- One in five teens binge drink. Only 1 in 100 parents believes his or her teen binge drinks.
- 50 to 75% of convicted drunk drivers continue to drive on a suspended license.
- On average, one in three people will be involved in a drunk driving crash in their lifetime.
- Almost one in three 8th graders has tried alcohol.
- One in three people will be involved in an alcohol-related crash in their lifetime.
- Drunk driving costs each adult in this country almost $500 per year.
- An average drunk driver has driven drunk 80 times before first arrest.
- High school students who use alcohol or other substances are five times more likely to drop out of school or believe good grades are not important.
- Almost every 90 seconds, a person is injured in a drunk driving crash.
- In 2010, 10,228 people died in drunk driving crashes — one every 52 minutes — and 345,000 were injured in drunk driving crashes.
As for the allegation made by Angela towards her son Dez, it speak towards how Domestic Violence is still an issue not only in this country but around the world. These are the statistics in terms of domestic violence
- Every 9 seconds in the US a woman is assaulted or beaten.
- Around the world, at least one in every three women has been beaten, coerced into sex or otherwise abused during her lifetime. Most often, the abuser is a member of her own family.
- Domestic violence is the leading cause of injury to women—more than car accidents, muggings, and rapes combined.
- Studies suggest that up to 10 million children witness some form of domestic violence annually.
- Nearly 1 in 5 teenage girls who have been in a relationship said a boyfriend threatened violence or self-harm if presented with a breakup.
- Everyday in the US, more than three women are murdered by their husbands or boyfriends.
- Ninety-two percent of women surveyed listed reducing domestic violence and sexual assault as their top concern.
- Domestic violence victims lose nearly 8 million days of paid work per year in the US alone—the equivalent of 32,000 full-time jobs.
- Based on reports from 10 countries, between 55 percent and 95 percent of women who had been physically abused by their partners had never contacted non-governmental organizations, shelters, or the police for help.
- The costs of intimate partner violence in the US alone exceed $5.8 billion per year: $4.1 billion are for direct medical and health care services, while productivity losses account for nearly $1.8 billion.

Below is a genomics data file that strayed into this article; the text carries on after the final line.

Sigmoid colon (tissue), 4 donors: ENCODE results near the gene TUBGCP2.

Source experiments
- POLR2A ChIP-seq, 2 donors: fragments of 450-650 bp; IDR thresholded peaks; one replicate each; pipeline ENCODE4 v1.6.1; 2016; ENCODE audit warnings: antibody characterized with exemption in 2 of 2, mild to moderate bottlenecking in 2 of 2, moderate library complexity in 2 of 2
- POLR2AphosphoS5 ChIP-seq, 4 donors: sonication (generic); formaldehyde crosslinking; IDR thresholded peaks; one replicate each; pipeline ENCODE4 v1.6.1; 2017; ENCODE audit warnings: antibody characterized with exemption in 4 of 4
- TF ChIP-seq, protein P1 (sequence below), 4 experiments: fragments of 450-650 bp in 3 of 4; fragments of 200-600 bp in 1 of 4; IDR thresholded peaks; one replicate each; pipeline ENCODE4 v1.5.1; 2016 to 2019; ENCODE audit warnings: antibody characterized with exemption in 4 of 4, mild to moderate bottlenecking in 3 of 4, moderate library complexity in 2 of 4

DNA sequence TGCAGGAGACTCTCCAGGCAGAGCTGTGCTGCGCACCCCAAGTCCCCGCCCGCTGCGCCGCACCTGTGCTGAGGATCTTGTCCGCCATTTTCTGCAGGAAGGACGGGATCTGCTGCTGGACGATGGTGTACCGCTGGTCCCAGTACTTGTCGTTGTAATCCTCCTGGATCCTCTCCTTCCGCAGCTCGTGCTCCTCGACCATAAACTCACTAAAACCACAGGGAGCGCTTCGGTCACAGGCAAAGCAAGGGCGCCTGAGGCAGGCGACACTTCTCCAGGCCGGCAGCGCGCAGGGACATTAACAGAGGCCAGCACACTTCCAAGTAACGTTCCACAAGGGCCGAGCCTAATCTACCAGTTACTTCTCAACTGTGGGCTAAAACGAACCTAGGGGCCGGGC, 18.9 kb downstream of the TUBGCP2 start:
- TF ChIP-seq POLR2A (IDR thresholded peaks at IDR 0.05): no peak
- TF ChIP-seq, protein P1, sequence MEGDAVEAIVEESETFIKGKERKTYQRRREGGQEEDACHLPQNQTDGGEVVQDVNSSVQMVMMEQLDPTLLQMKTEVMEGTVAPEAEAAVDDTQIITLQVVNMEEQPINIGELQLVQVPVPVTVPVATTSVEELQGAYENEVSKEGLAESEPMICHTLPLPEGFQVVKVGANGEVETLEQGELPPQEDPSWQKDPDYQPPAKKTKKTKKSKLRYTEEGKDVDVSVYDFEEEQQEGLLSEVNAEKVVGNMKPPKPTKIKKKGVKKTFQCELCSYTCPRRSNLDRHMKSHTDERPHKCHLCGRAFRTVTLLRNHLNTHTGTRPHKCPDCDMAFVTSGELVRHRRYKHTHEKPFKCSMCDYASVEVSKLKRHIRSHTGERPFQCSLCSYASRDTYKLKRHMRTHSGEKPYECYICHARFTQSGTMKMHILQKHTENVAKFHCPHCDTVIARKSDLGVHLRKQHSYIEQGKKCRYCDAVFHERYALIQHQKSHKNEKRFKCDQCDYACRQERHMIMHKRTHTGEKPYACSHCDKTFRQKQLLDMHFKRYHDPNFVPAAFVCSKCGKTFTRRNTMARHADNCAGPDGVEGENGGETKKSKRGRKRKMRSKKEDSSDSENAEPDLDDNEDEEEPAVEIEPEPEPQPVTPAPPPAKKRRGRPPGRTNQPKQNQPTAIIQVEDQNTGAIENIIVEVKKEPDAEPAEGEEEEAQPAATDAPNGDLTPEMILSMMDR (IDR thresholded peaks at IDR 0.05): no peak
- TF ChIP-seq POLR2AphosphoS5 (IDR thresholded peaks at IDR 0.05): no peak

- Men who as children witnessed their parents’ domestic violence were twice as likely to abuse their own wives than sons of nonviolent parents.
The statistics in both instances are shocking to say the least, we live in society where our youth revere and idolize professional athletes. Which is something that I am sure that the 32 teams and the league office are acutely aware of, the question is should Roger Goodell under the guise of the personal conduct policy suspend both players for longer than a few games. Which would show the fans that these actions will not be tolerated in any fashion. Most will contend that since this is Dez Bryant's first arrest as an NFL player that he should not face that harsh of a punishment and in the case of Marshawn Lynch let the authorities dole out the appropriate punishment.
Obviously the league take a huge effort in ensuring that the game is marketed to families, which of course includes children and females. The NFL is a multi-billion dollar corporation and having the stigma of not punishing individuals who violate not only the rules of the NFL but the rules of society is not something they want to carry on their shoulders.
In the end both players might get slaps on their wrists, which includes a fine or even a game suspension and we will only hear about these indiscretions in passing but the truth is that in the global technological world the league now operates under is this a trend that could have been stopped by making examples of these two individuals